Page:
Then, by clicking on “Review changes”, it’s possible to either add a general comment, approve the pull request, or request changes that must be addressed before merging. Let’s go ahead and approve:

Nothing to complain about.
Nothing to complain about.

By submitting the review, the reviewer is taken back to the issue:

We're done, we can merge the pull request.
We’re done, we can merge the pull request.

The reviewer can now merge the pull request by clicking on the “Merge pull request” button. Github even suggests we delete the branch, which has served its purpose:

Let's get rid of this branch.
Let’s get rid of this branch.

Let’s delete it (it’s always possible to restore it).

5.1.2 Handling conflicts

As mentioned in the previous chapter, Git makes it easy to handle conflicts. Well, let’s be clear; even with Git, it can sometimes be very tricky to resolve conflicts. But you should know that when solving a conflict with Git is difficult, this usually means that it would be impossible to do any other way, and would inevitably result in someone having to reconcile the files by hand. What makes handling conflicts easier with Git though, is that Git is able to tell you where you can find clashes on a per-line basis. So for instance, if you change the first ten lines of a script, and I change the next ten lines, there would be no conflict, and Git will automatically merge both our contributions into a single file. Other tools, like Dropbox, would fail in a situation like this, because these tools can only handle conflicts on a per-file basis. The same file was changed by two different persons? Regardless of where these changes happened, you now have a conflict to deal with on your hands… and worse, you don’t even know where the conflicts are in the file! You will need to scan the two resulting copies of the file by hand. Git, in the case where the same lines were changed, highlights them very clearly so that you can quickly find them and deal with the problems.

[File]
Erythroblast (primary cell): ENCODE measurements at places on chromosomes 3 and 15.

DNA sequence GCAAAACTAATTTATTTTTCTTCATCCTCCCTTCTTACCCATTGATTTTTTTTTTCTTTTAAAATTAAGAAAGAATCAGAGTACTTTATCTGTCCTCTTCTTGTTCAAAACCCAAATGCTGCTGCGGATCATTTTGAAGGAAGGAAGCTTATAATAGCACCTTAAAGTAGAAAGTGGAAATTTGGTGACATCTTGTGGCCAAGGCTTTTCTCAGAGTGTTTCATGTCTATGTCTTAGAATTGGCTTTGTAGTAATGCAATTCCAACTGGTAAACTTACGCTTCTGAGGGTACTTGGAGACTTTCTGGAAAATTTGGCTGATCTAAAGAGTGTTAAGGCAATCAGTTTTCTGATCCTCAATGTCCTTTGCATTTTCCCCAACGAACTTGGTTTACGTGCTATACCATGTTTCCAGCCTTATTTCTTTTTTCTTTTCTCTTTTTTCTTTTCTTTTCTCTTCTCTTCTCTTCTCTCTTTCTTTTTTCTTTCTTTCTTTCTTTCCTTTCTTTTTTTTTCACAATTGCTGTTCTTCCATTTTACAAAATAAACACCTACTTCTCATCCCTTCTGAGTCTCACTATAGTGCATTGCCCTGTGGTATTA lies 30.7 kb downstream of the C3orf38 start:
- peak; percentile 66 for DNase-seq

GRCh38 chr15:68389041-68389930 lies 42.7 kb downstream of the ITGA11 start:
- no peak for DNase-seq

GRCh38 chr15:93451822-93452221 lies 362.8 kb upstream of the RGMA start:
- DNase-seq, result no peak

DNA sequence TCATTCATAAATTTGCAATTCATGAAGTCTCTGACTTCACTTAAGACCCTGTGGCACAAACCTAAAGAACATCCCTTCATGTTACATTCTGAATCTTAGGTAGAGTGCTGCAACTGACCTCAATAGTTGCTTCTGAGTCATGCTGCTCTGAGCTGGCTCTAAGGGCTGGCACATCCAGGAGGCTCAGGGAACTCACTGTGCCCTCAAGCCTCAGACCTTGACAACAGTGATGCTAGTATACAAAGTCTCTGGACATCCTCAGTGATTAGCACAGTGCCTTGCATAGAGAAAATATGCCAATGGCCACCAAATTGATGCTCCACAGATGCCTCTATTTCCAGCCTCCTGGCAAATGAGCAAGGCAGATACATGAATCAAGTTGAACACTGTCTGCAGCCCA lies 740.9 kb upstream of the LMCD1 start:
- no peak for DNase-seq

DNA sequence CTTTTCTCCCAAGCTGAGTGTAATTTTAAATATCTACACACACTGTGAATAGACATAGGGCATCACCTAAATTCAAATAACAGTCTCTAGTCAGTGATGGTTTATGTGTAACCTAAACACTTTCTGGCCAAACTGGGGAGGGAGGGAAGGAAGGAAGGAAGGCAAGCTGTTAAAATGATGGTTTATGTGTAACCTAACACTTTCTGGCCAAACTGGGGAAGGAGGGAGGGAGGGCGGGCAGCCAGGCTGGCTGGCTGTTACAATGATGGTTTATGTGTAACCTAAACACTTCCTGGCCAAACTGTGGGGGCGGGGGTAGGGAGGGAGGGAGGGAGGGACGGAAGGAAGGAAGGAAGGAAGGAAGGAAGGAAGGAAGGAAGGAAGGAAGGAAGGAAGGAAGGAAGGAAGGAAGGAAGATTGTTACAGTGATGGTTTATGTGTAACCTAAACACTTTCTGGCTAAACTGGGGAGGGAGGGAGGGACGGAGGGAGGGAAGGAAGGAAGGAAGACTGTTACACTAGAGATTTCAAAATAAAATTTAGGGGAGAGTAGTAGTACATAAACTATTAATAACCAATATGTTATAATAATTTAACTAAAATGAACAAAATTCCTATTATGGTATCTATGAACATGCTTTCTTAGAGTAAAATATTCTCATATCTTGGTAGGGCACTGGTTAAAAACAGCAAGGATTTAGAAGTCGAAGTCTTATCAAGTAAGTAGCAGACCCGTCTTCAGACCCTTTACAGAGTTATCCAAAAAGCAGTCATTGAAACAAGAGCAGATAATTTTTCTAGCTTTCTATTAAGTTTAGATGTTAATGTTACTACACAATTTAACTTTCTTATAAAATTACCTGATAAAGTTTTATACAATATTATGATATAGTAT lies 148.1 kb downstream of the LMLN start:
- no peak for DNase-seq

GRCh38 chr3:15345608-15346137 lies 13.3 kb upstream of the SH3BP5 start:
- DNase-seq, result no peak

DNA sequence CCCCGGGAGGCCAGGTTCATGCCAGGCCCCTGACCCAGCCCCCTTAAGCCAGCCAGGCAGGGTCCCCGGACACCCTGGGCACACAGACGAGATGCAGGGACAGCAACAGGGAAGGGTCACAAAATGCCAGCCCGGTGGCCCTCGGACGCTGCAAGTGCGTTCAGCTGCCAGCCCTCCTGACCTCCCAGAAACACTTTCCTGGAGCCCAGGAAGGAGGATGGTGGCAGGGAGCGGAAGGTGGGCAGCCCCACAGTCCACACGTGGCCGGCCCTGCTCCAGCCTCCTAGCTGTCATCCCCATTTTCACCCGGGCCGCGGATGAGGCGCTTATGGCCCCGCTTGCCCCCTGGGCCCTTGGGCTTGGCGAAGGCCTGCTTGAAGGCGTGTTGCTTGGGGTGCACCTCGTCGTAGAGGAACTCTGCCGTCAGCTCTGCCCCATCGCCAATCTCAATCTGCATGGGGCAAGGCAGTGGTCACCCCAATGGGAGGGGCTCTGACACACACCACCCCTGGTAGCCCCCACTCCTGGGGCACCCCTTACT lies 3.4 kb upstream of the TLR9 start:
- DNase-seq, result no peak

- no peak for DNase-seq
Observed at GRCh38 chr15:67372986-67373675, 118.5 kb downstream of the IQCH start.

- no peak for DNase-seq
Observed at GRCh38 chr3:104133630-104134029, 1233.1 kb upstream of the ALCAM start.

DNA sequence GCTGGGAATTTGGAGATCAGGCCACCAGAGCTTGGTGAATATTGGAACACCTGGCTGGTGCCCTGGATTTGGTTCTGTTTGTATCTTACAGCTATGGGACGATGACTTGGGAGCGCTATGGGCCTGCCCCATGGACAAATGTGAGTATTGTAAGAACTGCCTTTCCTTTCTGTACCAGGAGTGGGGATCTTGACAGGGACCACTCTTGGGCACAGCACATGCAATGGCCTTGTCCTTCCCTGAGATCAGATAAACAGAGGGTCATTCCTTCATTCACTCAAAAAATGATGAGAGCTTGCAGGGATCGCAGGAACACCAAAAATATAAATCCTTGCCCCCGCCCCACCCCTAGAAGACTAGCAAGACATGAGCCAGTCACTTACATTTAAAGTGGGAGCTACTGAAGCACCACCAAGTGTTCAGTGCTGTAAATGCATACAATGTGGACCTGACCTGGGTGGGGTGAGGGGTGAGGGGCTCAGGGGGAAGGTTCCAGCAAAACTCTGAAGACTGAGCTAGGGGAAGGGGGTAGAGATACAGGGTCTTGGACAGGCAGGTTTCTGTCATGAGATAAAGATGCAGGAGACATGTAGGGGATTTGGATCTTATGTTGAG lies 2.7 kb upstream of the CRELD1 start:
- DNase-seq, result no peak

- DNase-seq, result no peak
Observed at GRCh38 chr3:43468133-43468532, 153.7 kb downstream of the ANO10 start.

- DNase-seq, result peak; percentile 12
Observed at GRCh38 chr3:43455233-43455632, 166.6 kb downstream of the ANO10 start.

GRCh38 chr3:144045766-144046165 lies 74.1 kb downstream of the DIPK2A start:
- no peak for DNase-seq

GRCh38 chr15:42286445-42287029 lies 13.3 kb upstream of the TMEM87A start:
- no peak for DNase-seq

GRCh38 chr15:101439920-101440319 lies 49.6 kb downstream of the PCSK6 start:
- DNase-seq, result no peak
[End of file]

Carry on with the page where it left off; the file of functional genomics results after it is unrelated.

We will see all of this in the coming sections.

So how do conflicts happen? Let’s imagine the following scenario. Both Bruno and the project owner create branches, and edit the same file. Perhaps they talked over the phone and decided to add a feature or correct a bug. Perhaps they decided that it wasn’t worth opening an issue on Github and assign someone to do it. After all, they discussed this on the phone and decided that Bruno should do it. Or was it the owner who needed to solve the issue? No one remembers now. Either way, they both did, and changed the same file, so a conflict will ensue.

First, Bruno needs to switch back to the master branch on his computer:

bruno@computer ➤ git checkout master
Switched to branch 'master'
Your branch is behind 'origin/master' by 2 commits, and can be fast-forwarded.
  (use "git pull" to update your local branch)